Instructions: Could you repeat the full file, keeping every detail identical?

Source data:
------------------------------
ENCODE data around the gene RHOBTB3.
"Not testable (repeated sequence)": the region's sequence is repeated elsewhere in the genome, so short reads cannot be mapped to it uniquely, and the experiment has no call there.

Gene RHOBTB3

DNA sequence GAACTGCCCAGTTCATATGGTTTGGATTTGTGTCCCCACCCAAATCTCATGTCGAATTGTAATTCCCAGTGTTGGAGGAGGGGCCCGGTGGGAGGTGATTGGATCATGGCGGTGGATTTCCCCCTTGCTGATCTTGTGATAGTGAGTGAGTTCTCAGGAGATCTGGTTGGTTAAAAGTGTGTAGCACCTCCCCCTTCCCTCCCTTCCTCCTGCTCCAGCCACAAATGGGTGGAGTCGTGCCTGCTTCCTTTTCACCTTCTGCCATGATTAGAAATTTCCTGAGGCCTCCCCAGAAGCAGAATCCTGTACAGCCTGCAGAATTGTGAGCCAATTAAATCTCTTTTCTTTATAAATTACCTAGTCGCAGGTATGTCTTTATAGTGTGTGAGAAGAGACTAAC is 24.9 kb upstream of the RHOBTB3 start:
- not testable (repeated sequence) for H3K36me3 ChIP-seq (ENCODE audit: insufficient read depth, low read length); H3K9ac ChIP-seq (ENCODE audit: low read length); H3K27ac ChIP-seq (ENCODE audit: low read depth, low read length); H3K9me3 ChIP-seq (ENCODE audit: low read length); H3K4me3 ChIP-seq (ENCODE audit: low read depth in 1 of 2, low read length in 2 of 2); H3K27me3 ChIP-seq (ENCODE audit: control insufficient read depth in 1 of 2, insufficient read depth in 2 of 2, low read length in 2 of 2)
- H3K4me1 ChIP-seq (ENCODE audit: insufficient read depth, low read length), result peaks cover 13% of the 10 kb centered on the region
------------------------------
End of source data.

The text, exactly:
ENCODE data around the gene RHOBTB3.
"Not testable (repeated sequence)": the region's sequence is repeated elsewhere in the genome, so short reads cannot be mapped to it uniquely, and the experiment has no call there.

Gene RHOBTB3

DNA sequence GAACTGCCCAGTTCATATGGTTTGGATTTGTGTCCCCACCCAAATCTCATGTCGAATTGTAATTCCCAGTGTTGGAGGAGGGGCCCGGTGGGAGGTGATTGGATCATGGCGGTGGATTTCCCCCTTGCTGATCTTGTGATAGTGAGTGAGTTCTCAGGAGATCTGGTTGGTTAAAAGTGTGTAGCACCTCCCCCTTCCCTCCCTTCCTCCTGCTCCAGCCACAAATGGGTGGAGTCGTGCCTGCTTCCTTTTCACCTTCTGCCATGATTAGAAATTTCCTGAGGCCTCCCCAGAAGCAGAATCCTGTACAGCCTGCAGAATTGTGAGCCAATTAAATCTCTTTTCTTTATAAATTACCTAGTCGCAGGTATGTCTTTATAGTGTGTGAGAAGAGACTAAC is 24.9 kb upstream of the RHOBTB3 start:
- not testable (repeated sequence) for H3K36me3 ChIP-seq (ENCODE audit: insufficient read depth, low read length); H3K9ac ChIP-seq (ENCODE audit: low read length); H3K27ac ChIP-seq (ENCODE audit: low read depth, low read length); H3K9me3 ChIP-seq (ENCODE audit: low read length); H3K4me3 ChIP-seq (ENCODE audit: low read depth in 1 of 2, low read length in 2 of 2); H3K27me3 ChIP-seq (ENCODE audit: control insufficient read depth in 1 of 2, insufficient read depth in 2 of 2, low read length in 2 of 2)
- H3K4me1 ChIP-seq (ENCODE audit: insufficient read depth, low read length), result peaks cover 13% of the 10 kb centered on the region